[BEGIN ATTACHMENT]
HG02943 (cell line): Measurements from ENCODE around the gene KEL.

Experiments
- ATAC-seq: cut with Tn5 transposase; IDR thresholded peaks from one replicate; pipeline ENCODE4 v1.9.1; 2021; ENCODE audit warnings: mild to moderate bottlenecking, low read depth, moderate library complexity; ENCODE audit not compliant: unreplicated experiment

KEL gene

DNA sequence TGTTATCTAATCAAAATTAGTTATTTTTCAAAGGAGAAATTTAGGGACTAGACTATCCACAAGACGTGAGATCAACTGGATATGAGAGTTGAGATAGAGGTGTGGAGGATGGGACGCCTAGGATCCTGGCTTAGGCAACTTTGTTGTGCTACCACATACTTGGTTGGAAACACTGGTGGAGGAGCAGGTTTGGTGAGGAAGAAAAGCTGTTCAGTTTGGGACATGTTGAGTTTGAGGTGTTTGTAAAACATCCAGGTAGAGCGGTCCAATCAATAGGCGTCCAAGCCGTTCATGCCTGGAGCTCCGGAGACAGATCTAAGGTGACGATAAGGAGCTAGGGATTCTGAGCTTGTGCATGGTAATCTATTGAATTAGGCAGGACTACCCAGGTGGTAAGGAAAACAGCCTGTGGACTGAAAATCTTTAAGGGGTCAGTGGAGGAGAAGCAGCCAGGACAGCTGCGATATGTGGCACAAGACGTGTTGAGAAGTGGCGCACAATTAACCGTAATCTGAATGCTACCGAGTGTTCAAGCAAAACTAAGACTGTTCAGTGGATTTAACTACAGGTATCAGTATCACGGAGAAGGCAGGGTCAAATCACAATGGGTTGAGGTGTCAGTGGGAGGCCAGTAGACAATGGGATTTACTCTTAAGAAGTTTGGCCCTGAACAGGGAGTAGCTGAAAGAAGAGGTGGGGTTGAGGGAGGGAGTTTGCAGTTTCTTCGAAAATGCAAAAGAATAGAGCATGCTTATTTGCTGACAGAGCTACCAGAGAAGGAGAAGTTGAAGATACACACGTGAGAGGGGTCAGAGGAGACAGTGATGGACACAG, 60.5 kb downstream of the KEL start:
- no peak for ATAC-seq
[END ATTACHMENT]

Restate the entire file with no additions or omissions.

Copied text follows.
HG02943 (cell line): Measurements from ENCODE around the gene KEL.

Experiments
- ATAC-seq: cut with Tn5 transposase; IDR thresholded peaks from one replicate; pipeline ENCODE4 v1.9.1; 2021; ENCODE audit warnings: mild to moderate bottlenecking, low read depth, moderate library complexity; ENCODE audit not compliant: unreplicated experiment

KEL gene

DNA sequence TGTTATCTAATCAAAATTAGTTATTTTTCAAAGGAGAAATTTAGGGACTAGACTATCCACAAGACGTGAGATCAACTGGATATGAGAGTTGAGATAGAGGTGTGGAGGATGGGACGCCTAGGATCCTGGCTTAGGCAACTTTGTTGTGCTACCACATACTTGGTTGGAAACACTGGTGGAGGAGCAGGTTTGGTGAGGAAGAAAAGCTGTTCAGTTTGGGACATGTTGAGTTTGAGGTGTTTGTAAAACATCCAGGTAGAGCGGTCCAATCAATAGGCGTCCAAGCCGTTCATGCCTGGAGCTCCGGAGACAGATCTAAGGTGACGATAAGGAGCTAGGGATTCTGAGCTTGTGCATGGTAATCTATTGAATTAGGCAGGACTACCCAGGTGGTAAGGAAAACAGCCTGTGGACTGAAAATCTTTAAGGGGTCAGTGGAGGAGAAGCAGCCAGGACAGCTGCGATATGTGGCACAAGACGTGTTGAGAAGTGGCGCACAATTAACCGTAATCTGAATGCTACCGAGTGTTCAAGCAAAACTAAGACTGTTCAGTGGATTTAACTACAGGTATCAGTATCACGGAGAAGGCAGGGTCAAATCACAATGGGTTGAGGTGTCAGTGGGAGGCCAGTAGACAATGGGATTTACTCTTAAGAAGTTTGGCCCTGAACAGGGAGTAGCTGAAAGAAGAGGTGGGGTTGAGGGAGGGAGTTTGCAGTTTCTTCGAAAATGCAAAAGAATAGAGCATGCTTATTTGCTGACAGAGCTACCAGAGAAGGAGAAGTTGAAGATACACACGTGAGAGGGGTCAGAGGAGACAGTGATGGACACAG, 60.5 kb downstream of the KEL start:
- no peak for ATAC-seq